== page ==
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Herbert Smith Freehills Training Contract Interview Questions

Herbert Smith Freehills Training Contract Interview Questions

Updated October 16, 2021

Written by the WikiJob Team

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Herbert Smith Freehills Assessment Prep

Training contracts at Herbert Smith Freehills (HSF) are only currently available to candidates who have successfully applied for and completed a vacation scheme.

To get a place on one of HSF’s vacation schemes, candidates must first complete a rigorous application process.

In short, candidates will be expected to complete an online application form followed by an online test.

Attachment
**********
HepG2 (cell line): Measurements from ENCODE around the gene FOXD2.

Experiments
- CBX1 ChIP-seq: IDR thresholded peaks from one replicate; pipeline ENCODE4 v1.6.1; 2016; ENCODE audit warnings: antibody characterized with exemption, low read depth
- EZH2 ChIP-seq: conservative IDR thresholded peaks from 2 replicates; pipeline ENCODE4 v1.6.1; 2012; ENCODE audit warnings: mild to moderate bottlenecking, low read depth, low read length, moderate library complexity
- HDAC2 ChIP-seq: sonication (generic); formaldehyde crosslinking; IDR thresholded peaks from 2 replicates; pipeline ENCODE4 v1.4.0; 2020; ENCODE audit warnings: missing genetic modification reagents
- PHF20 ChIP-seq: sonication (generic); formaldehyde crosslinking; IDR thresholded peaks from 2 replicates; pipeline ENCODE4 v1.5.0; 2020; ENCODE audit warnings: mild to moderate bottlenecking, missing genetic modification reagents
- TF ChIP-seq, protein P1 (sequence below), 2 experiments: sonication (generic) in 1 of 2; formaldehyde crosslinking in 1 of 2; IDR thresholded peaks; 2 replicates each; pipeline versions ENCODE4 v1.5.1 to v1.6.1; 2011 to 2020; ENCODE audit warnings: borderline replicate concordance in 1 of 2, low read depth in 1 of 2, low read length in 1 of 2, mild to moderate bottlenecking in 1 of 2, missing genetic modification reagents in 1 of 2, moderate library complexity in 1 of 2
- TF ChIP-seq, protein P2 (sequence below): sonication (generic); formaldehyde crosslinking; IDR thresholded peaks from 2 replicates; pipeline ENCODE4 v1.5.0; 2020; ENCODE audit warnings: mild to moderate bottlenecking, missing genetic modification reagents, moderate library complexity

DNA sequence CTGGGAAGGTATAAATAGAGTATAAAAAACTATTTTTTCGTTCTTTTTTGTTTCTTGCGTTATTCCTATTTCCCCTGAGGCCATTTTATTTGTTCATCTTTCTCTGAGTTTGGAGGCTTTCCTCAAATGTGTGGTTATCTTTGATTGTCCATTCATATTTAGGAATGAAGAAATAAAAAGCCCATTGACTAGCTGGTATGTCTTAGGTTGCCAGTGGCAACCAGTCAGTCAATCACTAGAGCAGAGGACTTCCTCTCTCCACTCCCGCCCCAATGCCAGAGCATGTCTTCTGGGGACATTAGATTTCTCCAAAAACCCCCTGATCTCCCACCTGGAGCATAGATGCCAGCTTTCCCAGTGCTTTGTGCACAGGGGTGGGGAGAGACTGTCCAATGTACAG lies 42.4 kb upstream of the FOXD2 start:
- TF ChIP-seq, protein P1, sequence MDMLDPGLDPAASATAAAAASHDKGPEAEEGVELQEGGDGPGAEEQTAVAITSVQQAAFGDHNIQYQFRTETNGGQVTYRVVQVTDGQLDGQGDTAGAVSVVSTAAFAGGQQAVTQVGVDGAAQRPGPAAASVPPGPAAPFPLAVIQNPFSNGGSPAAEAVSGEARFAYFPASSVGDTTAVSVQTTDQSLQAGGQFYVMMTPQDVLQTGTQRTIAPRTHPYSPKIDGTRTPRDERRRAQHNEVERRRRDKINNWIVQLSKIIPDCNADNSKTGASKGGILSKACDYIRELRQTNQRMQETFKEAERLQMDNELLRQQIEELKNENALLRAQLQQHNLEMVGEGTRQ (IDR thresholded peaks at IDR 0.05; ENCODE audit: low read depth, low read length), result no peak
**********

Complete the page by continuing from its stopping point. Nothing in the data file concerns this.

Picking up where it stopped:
Successful candidates are then invited to attend Herbert Smith Freehills’ London offices for an assessment day, which includes three interviews with partners:

We cover the application process in full via this comprehensive article. Here, we'll look specifically at the interview questions you may be asked, and how to prepare for them.

Herbert Smith Freehills Training Contract Interview Questions
Herbert Smith Freehills Training Contract Interview Questions

What Is HSF Looking for at Interview?

Herbert Smith Freehills is looking for diverse candidates to build a diverse culture, reflective of the diverse societies in which it operates.

HSF recruits from a wide range of backgrounds (half of HSF’s trainees come from a non-law background), seeking candidates who possess the qualities it looks for in its lawyers.

These include:

  • Intellectual curiosity
  • Confidence
  • Empathy
  • Clarity of thought
  • Ability to see the bigger picture
  • The ambition to grow personally and professionally

Interviewers will be looking for candidates to demonstrate:

  • Commercial awareness
  • Business strategy skills
  • The ability to think around a question